Carl Perutz

From Wikipedia, the free encyclopedia
Jump to navigation Jump to search

Carl Perutz (1921-1981) was a New York photographer who was active from the 1930s through the 1970s covering a wide range of subject matter and in the genres of street photography, photojournalism, portraiture, fashion and advertising.

Career[edit]

Perutz started taking photos in his teens in the 1930s. Fashion photography by him featured in Vogue as early as 1940[1] He joined the U.S. Army shortly after the Japanese attack on Pearl Harbour and served in the American Eighth Air Force as a reconnaissance photographer, flying in a B17 over North Africa, France and Germany. In the rank of Captain to which he rose in 1945, he worked on the ground behind enemy lines.

Paris (1946-52)[edit]

He moved to Paris after the War and from there filed reports for Popular Photography magazine,[2] and his correspondences indicate that he was using colour quite early for the work he undertook there from 1946 photographing fashion, writers, artists and stage and screen actors.[3][4] In their September 29, 1947 issue LIFE magazine published his atmospheric picture of Juliette Gréco wearing men’s trousers at Le Tabou.[5] His unusually candid shot of fashion models - one smiling broadly at his camera - parading British designer Charles James’ gowns at the candlelit haute couture soirée at Plaza Athénée in Paris, was made on July 1947.[6]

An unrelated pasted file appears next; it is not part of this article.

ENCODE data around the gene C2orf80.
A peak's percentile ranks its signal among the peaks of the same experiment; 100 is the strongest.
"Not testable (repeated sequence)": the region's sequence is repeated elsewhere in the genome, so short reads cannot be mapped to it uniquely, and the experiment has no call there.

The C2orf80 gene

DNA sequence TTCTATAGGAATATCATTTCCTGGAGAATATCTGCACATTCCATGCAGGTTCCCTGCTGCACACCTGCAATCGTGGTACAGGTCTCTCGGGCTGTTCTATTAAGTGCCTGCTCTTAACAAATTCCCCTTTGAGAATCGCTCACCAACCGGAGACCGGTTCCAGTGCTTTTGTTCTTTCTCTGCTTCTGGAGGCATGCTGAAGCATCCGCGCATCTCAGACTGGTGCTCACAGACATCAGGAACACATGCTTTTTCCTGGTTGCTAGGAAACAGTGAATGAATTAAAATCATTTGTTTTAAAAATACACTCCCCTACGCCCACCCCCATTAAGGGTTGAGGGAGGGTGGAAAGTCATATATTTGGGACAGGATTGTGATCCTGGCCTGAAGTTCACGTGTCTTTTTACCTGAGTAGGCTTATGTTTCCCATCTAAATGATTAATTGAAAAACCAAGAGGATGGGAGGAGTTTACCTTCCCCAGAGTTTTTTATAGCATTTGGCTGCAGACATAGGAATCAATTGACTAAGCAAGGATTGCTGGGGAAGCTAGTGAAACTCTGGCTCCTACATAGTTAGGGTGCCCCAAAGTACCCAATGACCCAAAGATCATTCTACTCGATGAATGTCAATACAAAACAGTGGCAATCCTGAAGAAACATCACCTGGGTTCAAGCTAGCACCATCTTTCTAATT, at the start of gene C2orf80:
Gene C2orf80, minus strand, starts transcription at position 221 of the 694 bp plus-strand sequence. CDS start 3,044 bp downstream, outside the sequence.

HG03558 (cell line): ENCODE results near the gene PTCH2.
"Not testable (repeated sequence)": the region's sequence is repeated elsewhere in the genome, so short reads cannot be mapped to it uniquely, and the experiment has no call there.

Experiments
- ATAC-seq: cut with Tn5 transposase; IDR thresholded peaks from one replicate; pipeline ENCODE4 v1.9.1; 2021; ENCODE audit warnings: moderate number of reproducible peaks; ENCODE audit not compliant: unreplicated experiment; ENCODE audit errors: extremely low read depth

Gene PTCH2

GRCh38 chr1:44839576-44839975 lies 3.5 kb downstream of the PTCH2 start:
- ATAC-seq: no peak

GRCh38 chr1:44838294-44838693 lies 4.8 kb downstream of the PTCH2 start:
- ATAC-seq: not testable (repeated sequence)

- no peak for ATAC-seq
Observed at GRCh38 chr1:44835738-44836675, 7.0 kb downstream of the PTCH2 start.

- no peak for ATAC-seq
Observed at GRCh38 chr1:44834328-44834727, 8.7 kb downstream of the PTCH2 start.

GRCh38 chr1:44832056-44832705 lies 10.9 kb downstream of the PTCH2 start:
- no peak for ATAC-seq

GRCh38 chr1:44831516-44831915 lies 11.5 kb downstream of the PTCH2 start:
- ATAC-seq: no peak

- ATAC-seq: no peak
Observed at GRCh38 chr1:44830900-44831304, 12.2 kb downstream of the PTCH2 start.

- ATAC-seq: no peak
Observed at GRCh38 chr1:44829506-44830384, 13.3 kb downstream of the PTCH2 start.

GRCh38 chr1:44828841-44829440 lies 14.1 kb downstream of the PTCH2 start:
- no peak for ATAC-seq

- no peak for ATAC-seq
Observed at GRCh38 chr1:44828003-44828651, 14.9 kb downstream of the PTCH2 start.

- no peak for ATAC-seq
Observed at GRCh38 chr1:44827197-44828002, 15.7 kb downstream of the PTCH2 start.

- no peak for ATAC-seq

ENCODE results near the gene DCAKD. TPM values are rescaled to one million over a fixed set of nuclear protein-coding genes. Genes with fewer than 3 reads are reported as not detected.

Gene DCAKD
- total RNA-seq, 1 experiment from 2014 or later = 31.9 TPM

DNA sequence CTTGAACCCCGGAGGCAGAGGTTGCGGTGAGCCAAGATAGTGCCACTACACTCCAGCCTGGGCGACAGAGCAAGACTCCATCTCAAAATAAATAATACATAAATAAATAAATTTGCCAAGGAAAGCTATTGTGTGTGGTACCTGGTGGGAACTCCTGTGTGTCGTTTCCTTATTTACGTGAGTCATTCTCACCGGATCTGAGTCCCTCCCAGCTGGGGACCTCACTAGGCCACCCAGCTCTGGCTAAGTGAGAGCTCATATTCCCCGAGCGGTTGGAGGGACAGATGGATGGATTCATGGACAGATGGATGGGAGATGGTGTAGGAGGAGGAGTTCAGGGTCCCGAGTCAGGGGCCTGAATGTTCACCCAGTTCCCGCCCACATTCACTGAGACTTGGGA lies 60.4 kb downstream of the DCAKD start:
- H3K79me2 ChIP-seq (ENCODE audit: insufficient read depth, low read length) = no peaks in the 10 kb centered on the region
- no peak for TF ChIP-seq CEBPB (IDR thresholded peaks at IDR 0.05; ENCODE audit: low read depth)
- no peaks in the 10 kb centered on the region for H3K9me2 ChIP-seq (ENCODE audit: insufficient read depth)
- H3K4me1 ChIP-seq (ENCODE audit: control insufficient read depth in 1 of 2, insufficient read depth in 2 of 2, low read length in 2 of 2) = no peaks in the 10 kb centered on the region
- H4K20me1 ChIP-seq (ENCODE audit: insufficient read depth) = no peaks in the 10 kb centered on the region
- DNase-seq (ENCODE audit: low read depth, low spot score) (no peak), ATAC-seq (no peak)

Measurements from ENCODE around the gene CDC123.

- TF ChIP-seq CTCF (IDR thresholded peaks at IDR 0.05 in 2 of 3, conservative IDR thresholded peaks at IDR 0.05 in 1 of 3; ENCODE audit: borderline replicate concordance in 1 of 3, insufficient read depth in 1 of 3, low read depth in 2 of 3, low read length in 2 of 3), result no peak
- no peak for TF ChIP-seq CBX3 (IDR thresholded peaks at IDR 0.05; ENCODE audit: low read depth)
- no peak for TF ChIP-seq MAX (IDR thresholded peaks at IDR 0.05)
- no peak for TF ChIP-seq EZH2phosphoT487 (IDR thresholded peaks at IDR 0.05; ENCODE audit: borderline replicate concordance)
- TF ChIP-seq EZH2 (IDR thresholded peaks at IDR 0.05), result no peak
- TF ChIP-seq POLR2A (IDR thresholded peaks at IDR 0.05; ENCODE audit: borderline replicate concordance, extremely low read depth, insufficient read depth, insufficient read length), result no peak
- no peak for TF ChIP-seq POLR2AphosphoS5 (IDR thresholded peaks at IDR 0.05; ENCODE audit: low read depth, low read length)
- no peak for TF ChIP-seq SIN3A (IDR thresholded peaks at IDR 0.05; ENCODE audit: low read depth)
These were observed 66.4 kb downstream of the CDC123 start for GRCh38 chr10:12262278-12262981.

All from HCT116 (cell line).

Magnum[edit]

He shared an apartment in Paris with photojournalist Robert Capa (1913-54) who with Henri Cartier-Bresson, George Rodger and David Seymour was forming the Magnum agency (1947). Though he stamped ‘Magnum’ on his prints made in Paris (1947–52) and in New York (1952-58), and was credited as "Carl Perutz, Magnum" in issues of LIFE magazine into the 1950s,[7][8] the agency does not recognise him as one of their official photographers and he does not appear in searches of their current website. Nevertheless, he is mentioned as ‘another member of Magnum” in a caption to his 1950 photograph of Robert Capa by Gael Elton Mayo,[9] and by Cornell Capa (1918-2008), Robert’s younger brother, and by Inge Morath (1923-2002).

New York (1952-58)[edit]

Returning to America, Perutz worked for a variety of corporate[10] and magazine clients. John G. Morris describes how he selected Perutz for stories on film and theatre because "he had been virtually born in the theatre".[11] While his famous subjects included Helen Keller, Duke Ellington, Jimmy Durante, Roland Petit and other celebrities, it is for his photographs of Marilyn Monroe that Perutz is becoming best remembered.

On June 16, 1958, shortly before the movie star flew out to Hollywood to film Some Like It Hot, Perutz was contracted by the Hearst Corporation to conduct a photo-shoot with Monroe for their 1958 cover-story, “Milady’s Easter Bonnet” in The American Weekly Sunday supplement, for which six leading milliners to provided a hat for six well-known women; Monroe along with Kathy Grant Crosby, Lucille Ball, Elsa Maxwell, Eleanor Roosevelt and Mamie Eisenhower, wife of the President.